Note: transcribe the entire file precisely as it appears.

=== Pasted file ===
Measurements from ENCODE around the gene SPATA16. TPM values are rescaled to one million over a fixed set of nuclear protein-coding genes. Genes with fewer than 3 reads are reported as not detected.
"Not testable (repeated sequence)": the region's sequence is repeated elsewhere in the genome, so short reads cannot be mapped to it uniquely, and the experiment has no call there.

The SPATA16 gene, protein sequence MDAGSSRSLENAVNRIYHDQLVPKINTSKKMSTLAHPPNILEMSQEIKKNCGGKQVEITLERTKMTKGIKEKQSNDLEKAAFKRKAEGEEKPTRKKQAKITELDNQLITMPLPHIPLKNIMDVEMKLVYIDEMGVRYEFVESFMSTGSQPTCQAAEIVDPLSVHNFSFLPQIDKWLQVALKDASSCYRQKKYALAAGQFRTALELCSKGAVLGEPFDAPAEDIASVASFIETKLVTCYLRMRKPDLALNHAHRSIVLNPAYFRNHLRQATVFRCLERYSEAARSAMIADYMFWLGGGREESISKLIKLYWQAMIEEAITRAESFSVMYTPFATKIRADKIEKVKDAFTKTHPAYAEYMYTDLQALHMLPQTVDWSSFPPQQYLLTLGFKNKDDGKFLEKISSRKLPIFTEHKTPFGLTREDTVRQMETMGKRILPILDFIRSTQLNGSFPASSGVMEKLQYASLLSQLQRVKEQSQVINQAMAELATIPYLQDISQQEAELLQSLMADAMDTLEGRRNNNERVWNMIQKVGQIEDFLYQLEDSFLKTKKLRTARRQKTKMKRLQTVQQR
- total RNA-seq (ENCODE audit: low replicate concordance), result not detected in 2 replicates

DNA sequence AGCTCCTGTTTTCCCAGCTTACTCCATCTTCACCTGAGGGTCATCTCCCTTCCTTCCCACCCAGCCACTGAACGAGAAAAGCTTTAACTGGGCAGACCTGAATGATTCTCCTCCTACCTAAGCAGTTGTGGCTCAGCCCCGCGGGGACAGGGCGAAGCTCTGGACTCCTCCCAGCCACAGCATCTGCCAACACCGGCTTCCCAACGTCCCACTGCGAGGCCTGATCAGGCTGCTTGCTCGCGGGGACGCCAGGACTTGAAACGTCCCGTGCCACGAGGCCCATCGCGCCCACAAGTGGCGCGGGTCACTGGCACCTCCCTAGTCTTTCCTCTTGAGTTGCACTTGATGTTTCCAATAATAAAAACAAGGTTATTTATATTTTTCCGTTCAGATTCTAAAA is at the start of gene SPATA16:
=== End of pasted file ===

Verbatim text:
Measurements from ENCODE around the gene SPATA16. TPM values are rescaled to one million over a fixed set of nuclear protein-coding genes. Genes with fewer than 3 reads are reported as not detected.
"Not testable (repeated sequence)": the region's sequence is repeated elsewhere in the genome, so short reads cannot be mapped to it uniquely, and the experiment has no call there.

The SPATA16 gene, protein sequence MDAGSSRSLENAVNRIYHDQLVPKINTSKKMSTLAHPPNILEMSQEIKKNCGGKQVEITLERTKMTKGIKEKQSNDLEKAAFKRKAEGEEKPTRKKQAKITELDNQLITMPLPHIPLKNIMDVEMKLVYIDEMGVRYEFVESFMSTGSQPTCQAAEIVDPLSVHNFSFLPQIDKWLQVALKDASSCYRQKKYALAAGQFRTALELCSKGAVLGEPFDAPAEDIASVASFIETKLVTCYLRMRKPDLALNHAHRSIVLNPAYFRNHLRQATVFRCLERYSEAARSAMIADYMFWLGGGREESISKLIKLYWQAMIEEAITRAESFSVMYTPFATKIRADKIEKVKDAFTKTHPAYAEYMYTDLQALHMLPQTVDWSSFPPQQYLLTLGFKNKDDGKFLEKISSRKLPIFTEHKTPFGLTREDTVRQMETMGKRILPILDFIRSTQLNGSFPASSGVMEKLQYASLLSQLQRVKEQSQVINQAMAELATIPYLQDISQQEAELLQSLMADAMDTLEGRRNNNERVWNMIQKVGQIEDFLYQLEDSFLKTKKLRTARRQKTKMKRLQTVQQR
- total RNA-seq (ENCODE audit: low replicate concordance), result not detected in 2 replicates

DNA sequence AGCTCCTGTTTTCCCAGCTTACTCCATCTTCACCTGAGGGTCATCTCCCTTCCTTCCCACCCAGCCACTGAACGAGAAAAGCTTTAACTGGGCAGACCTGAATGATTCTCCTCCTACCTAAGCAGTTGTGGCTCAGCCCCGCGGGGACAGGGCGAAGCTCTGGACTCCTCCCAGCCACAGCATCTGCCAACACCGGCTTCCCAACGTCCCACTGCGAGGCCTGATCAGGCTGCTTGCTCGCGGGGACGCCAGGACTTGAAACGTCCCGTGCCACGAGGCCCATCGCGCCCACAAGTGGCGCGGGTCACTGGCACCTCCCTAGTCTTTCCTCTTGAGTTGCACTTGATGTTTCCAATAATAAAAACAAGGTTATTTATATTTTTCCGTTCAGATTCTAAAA is at the start of gene SPATA16: